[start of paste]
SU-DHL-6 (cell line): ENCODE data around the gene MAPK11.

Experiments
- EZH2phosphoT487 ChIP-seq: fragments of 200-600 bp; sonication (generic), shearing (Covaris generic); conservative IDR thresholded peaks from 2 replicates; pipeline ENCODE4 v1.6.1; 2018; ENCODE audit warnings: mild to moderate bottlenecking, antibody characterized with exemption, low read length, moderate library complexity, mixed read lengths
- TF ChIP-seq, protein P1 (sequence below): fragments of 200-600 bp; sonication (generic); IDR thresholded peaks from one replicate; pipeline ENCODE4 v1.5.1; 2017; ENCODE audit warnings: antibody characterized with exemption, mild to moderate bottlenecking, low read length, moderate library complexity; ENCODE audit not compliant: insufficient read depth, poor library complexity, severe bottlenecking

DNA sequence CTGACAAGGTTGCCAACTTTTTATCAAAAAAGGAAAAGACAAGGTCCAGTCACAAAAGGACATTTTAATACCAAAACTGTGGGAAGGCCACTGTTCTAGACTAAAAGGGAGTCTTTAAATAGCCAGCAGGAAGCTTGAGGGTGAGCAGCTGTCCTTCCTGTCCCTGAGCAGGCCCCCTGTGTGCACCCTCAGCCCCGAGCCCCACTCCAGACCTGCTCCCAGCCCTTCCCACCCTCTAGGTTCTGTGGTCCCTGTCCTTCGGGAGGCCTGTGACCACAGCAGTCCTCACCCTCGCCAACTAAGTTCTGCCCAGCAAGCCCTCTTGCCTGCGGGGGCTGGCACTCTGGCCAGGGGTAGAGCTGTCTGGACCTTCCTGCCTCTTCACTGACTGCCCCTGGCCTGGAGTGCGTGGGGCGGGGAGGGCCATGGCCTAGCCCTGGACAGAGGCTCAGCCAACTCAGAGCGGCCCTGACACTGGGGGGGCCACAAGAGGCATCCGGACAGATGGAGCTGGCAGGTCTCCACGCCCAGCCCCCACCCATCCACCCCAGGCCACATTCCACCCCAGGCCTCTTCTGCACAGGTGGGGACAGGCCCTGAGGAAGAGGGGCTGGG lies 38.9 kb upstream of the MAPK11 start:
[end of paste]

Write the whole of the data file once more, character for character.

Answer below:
SU-DHL-6 (cell line): ENCODE data around the gene MAPK11.

Experiments
- EZH2phosphoT487 ChIP-seq: fragments of 200-600 bp; sonication (generic), shearing (Covaris generic); conservative IDR thresholded peaks from 2 replicates; pipeline ENCODE4 v1.6.1; 2018; ENCODE audit warnings: mild to moderate bottlenecking, antibody characterized with exemption, low read length, moderate library complexity, mixed read lengths
- TF ChIP-seq, protein P1 (sequence below): fragments of 200-600 bp; sonication (generic); IDR thresholded peaks from one replicate; pipeline ENCODE4 v1.5.1; 2017; ENCODE audit warnings: antibody characterized with exemption, mild to moderate bottlenecking, low read length, moderate library complexity; ENCODE audit not compliant: insufficient read depth, poor library complexity, severe bottlenecking

DNA sequence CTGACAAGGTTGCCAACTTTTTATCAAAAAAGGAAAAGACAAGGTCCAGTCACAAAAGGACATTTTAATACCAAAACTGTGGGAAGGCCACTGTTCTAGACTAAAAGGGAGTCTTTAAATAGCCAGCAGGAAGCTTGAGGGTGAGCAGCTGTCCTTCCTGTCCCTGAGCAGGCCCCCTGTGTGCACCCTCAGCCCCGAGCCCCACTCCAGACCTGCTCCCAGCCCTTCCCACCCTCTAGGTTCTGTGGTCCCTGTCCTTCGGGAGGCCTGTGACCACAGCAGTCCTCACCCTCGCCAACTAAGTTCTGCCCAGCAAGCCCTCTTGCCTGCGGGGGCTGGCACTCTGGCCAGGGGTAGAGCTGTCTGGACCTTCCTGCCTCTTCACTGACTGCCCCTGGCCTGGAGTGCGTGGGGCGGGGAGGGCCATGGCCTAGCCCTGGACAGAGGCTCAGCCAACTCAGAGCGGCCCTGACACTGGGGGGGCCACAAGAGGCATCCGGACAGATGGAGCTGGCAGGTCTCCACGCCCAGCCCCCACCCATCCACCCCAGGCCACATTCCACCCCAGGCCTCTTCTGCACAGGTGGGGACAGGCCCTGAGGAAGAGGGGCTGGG lies 38.9 kb upstream of the MAPK11 start: